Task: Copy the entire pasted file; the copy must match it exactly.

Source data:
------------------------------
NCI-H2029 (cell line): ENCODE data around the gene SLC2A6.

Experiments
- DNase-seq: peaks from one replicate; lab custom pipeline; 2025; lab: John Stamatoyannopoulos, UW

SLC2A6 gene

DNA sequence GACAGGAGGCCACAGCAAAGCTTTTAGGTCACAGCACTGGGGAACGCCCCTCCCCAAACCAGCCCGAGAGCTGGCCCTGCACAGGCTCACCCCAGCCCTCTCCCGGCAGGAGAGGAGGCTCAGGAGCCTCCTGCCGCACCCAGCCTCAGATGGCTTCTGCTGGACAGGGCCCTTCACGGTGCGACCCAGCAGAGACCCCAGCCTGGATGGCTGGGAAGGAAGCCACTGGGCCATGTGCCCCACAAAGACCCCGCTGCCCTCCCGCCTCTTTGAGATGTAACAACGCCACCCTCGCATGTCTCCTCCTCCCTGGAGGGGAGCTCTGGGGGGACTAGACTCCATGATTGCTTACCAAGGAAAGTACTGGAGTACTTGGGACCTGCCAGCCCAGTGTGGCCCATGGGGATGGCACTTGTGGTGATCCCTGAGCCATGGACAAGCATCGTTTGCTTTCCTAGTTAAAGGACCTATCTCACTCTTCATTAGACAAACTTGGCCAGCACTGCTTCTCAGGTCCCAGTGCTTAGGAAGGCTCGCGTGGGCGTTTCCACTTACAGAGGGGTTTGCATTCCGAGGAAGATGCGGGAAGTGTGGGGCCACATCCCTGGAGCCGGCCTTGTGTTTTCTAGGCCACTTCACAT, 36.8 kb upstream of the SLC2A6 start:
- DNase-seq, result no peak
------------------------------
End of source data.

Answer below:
NCI-H2029 (cell line): ENCODE data around the gene SLC2A6.

Experiments
- DNase-seq: peaks from one replicate; lab custom pipeline; 2025; lab: John Stamatoyannopoulos, UW

SLC2A6 gene

DNA sequence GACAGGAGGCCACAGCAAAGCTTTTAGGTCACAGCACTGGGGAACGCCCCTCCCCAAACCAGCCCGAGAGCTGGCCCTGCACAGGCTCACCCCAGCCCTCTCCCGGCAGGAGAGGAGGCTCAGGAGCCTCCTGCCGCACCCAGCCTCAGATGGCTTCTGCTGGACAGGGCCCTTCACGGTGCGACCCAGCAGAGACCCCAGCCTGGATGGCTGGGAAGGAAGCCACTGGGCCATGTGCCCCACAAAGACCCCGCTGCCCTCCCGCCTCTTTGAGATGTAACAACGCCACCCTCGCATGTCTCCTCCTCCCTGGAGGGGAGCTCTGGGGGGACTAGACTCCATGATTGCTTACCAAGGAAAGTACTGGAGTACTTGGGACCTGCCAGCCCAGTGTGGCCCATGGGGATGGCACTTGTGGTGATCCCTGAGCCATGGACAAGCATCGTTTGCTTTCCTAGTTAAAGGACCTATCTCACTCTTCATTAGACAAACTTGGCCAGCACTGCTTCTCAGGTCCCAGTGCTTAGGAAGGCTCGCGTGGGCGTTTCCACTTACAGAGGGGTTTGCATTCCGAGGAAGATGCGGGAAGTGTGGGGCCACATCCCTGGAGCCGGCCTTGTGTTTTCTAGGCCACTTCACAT, 36.8 kb upstream of the SLC2A6 start:
- DNase-seq, result no peak